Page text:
13. Teach the parents a basic process to assist the siblings in resolving disputes: (1) State the problem, (2) listen to the other's point of view, (3) share feelings about the problem,

(4) brainstorm ideas for solving the problem, and (5) agree to a solution and implement it.

6. Diffuse sibling rivalry and strengthen the bonds between siblings through positive recognition, fair treatment, and awareness of personal feelings. (15, 16)

7. Recognize the individual personality, needs, sensitivities, goals, and aspirations of each child and work to reduce competition between the siblings. (17, 18)

Attend a parenting class or read literature on the topic of sibling rivalry, its causes and cures. (19, 20)

14. Assign parents to read Help! The Kids Are at It Again (Crary and Katayama) for an understanding of how to use sibling disputes to teach problem solving.

15. Encourage the parents to reinforce positive behavior from all siblings and administer discipline to each in an even-handed and logical manner.

16. Assign the parents to use the criterion of "unique" rather than "equal" in the distribution of love, attention, time and physical needs (e.g., "I love you each uniquely.").

17. Instruct the parents to use descriptive rather than comparative words when addressing either a positive or negative behavior (e.g., "I see you're finished with you're homework." versus "You've finished your homework and your brother hasn't even started.").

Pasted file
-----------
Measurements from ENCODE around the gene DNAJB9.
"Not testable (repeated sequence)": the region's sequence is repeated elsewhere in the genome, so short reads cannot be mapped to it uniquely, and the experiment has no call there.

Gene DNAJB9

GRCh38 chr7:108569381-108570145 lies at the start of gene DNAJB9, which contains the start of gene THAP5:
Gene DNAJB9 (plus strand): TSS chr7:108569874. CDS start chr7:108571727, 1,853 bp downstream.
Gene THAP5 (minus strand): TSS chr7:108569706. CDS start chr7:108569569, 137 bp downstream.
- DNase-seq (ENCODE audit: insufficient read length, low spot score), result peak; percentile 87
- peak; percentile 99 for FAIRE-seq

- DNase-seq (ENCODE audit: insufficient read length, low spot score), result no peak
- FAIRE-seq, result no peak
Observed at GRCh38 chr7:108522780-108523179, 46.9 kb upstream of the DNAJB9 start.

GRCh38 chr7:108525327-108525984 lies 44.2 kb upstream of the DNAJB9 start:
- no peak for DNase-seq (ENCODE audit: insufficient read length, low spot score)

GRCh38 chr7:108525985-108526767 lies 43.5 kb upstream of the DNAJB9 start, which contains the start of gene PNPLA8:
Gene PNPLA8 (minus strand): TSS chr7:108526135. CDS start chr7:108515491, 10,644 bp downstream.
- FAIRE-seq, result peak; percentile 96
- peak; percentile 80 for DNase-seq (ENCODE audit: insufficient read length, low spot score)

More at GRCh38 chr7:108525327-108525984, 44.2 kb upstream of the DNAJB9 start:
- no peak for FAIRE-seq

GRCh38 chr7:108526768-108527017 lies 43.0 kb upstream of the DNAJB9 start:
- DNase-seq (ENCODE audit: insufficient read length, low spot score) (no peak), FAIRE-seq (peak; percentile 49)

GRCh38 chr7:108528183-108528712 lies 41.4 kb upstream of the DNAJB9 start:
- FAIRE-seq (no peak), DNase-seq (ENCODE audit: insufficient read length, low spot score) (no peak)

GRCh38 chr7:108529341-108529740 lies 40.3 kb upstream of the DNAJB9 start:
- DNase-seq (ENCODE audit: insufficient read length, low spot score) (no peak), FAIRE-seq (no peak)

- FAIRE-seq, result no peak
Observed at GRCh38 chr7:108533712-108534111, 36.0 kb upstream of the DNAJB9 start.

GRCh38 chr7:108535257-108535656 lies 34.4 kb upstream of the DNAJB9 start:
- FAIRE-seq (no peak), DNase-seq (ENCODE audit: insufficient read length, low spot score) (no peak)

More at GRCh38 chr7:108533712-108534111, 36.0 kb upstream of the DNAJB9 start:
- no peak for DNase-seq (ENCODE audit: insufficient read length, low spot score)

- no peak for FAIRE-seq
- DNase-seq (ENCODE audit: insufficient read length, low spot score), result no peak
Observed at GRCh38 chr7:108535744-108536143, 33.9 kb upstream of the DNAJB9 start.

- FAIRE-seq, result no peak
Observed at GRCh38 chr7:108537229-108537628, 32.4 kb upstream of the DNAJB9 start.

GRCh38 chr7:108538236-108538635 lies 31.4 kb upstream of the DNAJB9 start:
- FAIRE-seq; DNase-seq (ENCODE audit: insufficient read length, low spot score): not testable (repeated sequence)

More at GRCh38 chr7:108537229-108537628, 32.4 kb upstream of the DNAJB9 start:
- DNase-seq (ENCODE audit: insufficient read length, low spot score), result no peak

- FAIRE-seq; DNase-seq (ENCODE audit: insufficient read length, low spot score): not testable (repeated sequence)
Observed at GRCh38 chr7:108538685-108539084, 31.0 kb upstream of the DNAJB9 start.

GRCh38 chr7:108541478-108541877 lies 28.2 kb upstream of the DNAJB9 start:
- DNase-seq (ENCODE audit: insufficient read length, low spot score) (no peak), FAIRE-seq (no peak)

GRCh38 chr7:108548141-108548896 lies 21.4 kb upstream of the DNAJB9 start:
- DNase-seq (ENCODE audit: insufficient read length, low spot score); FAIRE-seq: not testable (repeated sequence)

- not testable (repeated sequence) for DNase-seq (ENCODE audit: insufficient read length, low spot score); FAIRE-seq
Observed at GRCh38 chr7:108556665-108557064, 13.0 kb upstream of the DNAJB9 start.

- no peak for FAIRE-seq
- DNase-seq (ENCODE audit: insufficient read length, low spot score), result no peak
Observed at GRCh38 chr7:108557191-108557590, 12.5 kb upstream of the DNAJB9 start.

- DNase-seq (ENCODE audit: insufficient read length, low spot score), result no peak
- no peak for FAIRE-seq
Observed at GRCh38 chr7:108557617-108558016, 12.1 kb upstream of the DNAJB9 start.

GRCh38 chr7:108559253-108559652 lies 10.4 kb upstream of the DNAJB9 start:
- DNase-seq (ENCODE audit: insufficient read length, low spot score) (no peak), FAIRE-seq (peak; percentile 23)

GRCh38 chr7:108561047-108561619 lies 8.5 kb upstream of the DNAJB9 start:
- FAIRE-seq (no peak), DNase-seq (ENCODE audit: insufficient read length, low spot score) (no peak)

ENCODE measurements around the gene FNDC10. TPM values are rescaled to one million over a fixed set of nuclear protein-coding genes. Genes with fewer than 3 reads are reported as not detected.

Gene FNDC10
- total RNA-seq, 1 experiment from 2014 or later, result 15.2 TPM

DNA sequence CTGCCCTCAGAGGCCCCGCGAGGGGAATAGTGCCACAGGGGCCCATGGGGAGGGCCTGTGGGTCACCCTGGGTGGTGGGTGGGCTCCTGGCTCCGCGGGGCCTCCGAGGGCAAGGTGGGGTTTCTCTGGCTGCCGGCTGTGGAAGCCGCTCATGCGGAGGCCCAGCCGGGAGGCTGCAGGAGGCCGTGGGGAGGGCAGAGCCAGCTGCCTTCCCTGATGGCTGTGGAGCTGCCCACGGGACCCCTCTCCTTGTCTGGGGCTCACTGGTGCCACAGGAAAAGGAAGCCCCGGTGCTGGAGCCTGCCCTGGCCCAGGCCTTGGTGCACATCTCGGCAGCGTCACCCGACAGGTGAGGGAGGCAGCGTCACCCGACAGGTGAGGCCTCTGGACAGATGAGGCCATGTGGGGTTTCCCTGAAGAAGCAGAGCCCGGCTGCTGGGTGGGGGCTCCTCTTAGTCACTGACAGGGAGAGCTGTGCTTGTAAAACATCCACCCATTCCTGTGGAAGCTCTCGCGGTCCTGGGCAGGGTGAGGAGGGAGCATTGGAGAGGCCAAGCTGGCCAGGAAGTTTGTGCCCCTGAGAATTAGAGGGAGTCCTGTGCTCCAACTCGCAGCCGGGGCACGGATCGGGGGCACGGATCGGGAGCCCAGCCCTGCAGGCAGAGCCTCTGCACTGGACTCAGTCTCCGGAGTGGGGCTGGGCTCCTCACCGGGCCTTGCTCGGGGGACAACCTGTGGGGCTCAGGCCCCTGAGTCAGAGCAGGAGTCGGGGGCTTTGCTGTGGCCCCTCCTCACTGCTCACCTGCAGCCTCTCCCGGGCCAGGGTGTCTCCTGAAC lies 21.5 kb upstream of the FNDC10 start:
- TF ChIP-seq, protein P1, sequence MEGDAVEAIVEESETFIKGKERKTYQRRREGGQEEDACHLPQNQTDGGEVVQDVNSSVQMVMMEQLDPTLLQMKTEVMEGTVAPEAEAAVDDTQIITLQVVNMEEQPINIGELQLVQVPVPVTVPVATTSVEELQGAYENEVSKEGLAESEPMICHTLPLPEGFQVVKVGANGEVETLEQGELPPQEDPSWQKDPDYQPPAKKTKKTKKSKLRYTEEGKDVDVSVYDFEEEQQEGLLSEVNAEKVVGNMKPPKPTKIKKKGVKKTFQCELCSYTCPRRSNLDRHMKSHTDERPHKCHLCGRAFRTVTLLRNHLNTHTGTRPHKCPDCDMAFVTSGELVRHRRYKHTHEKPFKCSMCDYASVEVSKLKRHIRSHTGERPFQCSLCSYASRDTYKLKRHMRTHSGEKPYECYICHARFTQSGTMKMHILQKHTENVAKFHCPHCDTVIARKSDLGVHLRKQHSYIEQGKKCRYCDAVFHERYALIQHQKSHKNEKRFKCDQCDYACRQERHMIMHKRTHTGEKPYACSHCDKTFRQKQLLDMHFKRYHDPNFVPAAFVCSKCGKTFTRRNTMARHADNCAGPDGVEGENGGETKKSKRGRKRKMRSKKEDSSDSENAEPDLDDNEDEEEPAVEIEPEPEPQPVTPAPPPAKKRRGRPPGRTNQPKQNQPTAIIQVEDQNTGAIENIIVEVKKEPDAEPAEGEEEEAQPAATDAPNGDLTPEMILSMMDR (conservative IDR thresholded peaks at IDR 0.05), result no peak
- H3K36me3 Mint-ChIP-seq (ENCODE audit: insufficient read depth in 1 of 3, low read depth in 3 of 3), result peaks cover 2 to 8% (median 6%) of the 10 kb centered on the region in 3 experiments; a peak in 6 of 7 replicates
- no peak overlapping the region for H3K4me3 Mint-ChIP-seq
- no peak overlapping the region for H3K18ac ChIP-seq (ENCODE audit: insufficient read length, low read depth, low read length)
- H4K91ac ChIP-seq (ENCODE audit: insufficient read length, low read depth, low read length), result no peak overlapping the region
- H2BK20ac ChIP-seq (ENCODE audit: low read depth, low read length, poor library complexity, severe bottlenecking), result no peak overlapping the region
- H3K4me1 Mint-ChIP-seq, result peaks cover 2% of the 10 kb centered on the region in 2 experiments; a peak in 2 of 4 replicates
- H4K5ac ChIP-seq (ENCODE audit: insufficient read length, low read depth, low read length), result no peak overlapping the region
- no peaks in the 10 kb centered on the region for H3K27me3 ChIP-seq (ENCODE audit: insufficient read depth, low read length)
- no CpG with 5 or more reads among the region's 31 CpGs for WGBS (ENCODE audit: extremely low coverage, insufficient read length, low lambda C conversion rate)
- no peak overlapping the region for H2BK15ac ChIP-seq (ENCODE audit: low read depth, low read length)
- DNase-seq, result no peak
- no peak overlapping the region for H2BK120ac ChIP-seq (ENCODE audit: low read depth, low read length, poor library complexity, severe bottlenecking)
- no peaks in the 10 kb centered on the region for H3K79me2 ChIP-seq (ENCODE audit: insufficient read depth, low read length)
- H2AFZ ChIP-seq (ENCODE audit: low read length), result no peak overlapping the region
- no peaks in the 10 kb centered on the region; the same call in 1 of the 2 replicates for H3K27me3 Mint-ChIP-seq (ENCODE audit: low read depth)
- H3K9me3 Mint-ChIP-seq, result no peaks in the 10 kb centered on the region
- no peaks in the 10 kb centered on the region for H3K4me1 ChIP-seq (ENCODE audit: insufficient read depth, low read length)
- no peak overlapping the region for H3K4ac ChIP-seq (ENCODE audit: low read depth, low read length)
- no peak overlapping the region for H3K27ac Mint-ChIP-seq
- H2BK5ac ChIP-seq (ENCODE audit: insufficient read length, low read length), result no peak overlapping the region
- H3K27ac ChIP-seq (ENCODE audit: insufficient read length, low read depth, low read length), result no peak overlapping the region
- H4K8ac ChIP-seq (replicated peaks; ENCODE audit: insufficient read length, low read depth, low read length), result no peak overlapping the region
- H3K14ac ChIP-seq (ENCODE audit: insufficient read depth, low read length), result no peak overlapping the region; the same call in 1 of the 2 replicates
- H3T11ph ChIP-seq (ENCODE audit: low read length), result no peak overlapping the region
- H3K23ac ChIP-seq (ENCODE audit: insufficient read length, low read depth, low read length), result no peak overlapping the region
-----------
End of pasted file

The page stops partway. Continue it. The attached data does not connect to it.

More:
18. Assign the parents to affirm the efforts of each child based on individual merit and never in comparison to the accomplishment or failure of a sibling.

19. Refer the parents to a parenting group that addresses the topic of sibling rivalry (e.g., Siblings Without Rivalry Workshop Kit by Faber and Mazlish).

20. Assign parents to read How to Talk so Kids Will Listen and Listen so Kids Will Talk (Faber and Mazlish) and Siblings Without Rivalry (Faber and

9. Establish a pro-active system of positive discipline that is balanced with love and designed to promote healthy self-esteem and responsible behavior. (21, 22, 23)

10. Divide the family workload and discuss responsibilities and other family issues in a family forum. (24)

11. Encourage the child to use dramatization or drawing to express feelings about siblings and family interactions. (25, 26)

Mazlish) to learn strategies to promote positive sibling relationships.

21. Ask parents to read a book on parent/child interaction (e.g., Parent Talk by Moorman); discuss how the strategies can help in managing sibling disharmony.

22. Suggest that the parents use disciplinary interventions that promote cooperation between siblings (e.g., require the disputing siblings to work together on a 1,000-piece jigsaw puzzle).

23. Instruct the parents to require that the siblings role play a more positive method of communicating their point of view when they engage in disparaging remarks and put-downs.

24. Council the parents to hold weekly meetings during which family chores are delegated, family problems are resolved, and recognition is given for the efforts of each family member.

25. Instruct the parents to use role play or mutual story telling with the siblings to help them resolve a conflict using peace-making strategies.